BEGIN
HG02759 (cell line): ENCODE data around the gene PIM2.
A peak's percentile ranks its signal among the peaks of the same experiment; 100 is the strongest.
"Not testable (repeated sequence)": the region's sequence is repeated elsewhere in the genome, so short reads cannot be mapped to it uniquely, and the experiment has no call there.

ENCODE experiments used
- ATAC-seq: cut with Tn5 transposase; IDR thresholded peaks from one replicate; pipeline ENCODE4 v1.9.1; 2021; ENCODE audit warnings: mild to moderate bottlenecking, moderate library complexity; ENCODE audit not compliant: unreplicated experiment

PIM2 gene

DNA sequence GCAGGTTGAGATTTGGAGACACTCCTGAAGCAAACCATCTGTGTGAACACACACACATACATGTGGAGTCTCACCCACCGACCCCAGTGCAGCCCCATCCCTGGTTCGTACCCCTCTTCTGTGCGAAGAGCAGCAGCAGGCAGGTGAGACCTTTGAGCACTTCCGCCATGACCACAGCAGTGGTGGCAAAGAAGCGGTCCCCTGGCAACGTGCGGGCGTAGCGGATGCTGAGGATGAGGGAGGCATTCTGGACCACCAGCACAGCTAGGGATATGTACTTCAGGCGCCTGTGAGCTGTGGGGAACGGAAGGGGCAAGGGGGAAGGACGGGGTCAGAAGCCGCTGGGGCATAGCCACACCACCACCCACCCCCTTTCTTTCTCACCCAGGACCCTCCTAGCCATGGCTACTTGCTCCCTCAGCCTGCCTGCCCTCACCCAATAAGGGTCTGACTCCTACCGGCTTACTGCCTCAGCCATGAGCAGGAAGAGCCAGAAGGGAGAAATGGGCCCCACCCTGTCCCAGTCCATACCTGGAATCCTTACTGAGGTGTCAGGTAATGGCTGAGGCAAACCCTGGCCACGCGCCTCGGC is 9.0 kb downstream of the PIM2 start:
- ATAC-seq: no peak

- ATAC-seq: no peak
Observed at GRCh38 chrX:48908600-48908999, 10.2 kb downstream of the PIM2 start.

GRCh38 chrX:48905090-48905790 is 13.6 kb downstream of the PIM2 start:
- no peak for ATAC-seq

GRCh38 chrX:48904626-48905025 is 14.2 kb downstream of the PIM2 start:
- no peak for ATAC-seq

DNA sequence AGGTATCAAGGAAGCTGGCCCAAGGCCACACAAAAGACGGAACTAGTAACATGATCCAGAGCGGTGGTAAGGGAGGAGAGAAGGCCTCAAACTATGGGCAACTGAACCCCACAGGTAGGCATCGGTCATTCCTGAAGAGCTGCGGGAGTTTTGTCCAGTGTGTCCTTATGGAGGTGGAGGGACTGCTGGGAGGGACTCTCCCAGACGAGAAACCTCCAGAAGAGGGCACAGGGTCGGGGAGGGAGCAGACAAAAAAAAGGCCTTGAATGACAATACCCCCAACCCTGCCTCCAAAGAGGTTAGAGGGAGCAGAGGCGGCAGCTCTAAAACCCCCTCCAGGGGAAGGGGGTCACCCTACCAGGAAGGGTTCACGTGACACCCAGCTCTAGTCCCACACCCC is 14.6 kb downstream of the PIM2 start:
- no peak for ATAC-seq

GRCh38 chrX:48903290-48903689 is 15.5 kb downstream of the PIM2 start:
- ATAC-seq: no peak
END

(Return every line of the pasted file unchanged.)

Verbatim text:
HG02759 (cell line): ENCODE data around the gene PIM2.
A peak's percentile ranks its signal among the peaks of the same experiment; 100 is the strongest.
"Not testable (repeated sequence)": the region's sequence is repeated elsewhere in the genome, so short reads cannot be mapped to it uniquely, and the experiment has no call there.

ENCODE experiments used
- ATAC-seq: cut with Tn5 transposase; IDR thresholded peaks from one replicate; pipeline ENCODE4 v1.9.1; 2021; ENCODE audit warnings: mild to moderate bottlenecking, moderate library complexity; ENCODE audit not compliant: unreplicated experiment

PIM2 gene

DNA sequence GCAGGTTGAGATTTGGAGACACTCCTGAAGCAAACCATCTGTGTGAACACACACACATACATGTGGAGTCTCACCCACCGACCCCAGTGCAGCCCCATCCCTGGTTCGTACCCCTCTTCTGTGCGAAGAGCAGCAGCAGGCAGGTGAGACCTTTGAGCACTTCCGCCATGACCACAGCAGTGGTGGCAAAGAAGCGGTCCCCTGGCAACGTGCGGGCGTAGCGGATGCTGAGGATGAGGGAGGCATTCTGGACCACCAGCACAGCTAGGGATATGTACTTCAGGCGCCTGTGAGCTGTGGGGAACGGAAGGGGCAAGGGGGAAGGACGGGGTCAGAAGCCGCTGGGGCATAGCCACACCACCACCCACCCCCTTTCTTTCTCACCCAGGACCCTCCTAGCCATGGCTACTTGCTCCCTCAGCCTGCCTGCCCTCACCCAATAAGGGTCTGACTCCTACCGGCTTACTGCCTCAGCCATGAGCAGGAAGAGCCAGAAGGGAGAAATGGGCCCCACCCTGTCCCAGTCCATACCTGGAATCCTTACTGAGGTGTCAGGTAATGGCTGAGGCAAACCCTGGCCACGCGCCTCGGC is 9.0 kb downstream of the PIM2 start:
- ATAC-seq: no peak

- ATAC-seq: no peak
Observed at GRCh38 chrX:48908600-48908999, 10.2 kb downstream of the PIM2 start.

GRCh38 chrX:48905090-48905790 is 13.6 kb downstream of the PIM2 start:
- no peak for ATAC-seq

GRCh38 chrX:48904626-48905025 is 14.2 kb downstream of the PIM2 start:
- no peak for ATAC-seq

DNA sequence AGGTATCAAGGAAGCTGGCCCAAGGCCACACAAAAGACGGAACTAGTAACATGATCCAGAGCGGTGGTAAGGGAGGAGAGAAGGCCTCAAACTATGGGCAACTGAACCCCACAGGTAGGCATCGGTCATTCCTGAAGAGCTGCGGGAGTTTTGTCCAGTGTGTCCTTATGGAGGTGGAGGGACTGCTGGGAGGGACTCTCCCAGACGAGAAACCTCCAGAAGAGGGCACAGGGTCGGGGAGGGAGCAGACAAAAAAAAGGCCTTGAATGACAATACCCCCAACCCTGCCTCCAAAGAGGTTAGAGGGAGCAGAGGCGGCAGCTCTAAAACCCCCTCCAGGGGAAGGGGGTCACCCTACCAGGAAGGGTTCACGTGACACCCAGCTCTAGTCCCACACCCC is 14.6 kb downstream of the PIM2 start:
- no peak for ATAC-seq

GRCh38 chrX:48903290-48903689 is 15.5 kb downstream of the PIM2 start:
- ATAC-seq: no peak